"I don't like nice people. I like tough, honest people." -W.W. Hayes

mr.green's picture

Our former coach was nicknamed The Senator but the current one actually works it like one. Interesting. 

Seabass1974's picture

He reminds me more of Ceasar. All Hail!

The harder you work, the harder it is to surrender. - Woody Hayes

hail2victors9's picture


Those who stay will be CHAMPIONS!

~Bo Schembechler

BucksfanXC's picture

But one thing is almost certain, Ohio State and Michigan will be in the same division.

So pumped for that! This is the most important thing to me about new division. I'll keep the crappy names, the playing them Thanksgiving weekend instead of 3rd Saturday, but put them in the same division for the love of all that is sacred.

“Any time you give a man something he doesn't earn, you cheapen him. Our kids earn what they get, and that includes respect.”  - Woody

Poison nuts's picture

I love the sound of all these changes...night games in Nov . Means that OSU & Tsun could play at night, which I'm hoping for...Then there is putting the 2 schools in the same division, which I think many people would like. This is all very good news so far.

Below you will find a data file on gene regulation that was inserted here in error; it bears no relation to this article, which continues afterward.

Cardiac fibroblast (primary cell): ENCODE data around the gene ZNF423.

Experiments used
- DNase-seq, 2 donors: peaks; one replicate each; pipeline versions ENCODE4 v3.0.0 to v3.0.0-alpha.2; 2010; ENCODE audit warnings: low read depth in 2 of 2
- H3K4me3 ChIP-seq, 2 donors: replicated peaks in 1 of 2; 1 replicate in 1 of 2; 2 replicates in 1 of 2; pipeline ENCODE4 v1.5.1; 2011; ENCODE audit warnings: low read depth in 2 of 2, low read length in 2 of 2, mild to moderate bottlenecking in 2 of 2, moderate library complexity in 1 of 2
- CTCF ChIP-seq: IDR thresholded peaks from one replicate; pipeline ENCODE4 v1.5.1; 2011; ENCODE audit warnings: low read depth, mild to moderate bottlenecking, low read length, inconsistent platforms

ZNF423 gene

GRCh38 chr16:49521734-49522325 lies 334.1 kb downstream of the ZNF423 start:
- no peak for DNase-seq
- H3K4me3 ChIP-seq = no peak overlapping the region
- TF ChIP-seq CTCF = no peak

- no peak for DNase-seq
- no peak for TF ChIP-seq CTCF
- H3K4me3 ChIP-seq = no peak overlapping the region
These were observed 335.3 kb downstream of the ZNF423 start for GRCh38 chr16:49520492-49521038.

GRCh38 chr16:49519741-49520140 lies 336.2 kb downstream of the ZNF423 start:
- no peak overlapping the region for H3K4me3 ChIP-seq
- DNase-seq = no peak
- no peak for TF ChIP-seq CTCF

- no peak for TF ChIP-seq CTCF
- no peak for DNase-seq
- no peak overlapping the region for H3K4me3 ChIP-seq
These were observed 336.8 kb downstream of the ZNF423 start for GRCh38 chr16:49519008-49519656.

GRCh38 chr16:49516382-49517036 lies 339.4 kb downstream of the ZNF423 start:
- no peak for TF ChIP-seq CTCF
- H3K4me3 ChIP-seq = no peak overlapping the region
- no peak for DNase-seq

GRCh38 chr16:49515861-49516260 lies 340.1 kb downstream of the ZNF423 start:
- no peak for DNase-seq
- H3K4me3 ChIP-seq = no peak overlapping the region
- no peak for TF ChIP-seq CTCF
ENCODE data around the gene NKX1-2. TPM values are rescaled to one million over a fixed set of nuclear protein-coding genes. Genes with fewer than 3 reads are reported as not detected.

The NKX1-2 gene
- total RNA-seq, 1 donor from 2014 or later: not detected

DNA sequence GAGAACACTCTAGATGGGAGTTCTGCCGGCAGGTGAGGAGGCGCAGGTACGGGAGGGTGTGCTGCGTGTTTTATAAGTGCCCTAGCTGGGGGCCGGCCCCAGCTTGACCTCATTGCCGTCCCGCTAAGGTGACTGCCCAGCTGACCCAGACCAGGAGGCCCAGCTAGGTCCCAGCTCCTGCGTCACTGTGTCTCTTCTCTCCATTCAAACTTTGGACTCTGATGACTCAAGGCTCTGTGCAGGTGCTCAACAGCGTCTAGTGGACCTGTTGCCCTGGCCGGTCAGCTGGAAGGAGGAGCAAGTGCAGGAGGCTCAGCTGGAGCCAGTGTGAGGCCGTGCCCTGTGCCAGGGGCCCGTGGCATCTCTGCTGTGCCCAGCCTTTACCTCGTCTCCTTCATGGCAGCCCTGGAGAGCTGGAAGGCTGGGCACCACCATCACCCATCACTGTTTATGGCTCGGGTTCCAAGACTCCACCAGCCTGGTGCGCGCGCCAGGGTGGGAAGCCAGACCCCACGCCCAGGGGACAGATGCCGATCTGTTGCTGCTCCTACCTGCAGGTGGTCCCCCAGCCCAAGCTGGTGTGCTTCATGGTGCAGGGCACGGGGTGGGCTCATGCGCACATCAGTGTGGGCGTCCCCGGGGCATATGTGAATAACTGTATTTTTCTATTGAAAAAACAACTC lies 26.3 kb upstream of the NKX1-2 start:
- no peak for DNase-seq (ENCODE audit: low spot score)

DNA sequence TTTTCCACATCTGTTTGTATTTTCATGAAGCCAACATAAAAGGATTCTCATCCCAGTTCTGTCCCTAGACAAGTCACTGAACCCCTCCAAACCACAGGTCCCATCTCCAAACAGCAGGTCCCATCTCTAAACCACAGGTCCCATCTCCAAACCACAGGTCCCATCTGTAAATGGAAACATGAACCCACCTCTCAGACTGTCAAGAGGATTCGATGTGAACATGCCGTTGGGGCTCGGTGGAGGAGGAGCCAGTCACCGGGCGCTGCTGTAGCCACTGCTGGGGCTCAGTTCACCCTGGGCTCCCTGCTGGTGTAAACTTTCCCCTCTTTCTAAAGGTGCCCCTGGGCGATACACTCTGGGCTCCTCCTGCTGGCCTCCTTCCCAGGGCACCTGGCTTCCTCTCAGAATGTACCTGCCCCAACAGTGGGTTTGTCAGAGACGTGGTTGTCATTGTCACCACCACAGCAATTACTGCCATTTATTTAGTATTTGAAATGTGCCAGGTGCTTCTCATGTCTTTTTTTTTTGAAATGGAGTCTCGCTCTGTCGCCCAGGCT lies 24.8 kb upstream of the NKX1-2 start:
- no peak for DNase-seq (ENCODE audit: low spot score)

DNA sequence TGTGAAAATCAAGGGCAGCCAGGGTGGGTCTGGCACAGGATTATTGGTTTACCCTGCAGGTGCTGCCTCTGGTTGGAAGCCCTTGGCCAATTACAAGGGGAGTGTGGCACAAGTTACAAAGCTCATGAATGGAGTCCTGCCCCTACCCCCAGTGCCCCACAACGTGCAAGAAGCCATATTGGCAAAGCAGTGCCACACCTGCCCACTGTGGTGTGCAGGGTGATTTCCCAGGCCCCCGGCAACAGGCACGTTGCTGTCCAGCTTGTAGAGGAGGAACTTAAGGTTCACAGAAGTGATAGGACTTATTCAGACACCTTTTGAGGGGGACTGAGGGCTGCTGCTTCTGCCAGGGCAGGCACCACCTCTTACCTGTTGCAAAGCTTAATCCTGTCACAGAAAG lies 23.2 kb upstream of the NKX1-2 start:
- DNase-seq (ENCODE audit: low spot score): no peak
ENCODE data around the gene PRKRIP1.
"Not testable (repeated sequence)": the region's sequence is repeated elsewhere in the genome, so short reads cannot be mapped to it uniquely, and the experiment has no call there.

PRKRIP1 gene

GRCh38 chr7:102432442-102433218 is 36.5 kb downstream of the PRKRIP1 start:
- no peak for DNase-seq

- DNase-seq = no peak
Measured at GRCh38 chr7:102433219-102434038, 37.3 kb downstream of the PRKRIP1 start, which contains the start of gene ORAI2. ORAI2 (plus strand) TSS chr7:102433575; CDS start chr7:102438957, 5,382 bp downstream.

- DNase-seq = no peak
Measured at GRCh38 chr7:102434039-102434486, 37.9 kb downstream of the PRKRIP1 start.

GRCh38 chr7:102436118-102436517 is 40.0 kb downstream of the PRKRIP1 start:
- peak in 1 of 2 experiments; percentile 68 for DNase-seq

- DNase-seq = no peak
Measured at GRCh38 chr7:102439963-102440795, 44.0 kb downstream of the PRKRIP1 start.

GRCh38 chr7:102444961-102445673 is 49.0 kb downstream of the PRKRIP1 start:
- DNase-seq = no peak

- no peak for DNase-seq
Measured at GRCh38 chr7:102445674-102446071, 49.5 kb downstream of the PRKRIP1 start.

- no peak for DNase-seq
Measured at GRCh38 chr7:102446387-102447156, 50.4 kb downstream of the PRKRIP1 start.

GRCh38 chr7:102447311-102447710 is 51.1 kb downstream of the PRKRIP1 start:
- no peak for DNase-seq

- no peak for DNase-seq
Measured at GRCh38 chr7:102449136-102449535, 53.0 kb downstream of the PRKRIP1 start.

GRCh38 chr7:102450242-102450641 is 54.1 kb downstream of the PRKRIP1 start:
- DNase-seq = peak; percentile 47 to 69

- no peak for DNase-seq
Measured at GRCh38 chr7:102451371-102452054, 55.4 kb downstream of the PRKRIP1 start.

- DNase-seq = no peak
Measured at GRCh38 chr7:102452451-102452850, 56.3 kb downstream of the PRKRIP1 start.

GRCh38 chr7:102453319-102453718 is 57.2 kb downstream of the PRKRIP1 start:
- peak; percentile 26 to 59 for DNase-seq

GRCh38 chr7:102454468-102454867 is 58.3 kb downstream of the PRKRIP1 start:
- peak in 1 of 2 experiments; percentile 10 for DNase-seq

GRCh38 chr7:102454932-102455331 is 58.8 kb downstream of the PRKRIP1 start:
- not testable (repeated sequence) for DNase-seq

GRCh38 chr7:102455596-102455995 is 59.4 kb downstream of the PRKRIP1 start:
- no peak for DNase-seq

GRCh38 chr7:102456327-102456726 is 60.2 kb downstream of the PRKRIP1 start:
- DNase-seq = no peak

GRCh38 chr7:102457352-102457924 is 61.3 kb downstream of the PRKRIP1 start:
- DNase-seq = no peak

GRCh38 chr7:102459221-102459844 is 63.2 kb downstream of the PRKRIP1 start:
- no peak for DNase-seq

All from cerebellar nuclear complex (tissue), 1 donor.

"Do not pass me, just slow down - I can move right through you" Superchunk - Precision Auto.

RedsBuckeyeBoy's picture

Jim Delany, thank you for finally seeing the light. I can't tell you how gratifying it is to think that we might be moving away from "Leaders" and "Legends" as division names. The pain and embarrassment that I, no WE, have all endured over the past couple of years because of those ridiculous names might finally be coming to a close. <wipes tear from eye> I'm not crying, it's just that the sun is in my eye...

Denny's picture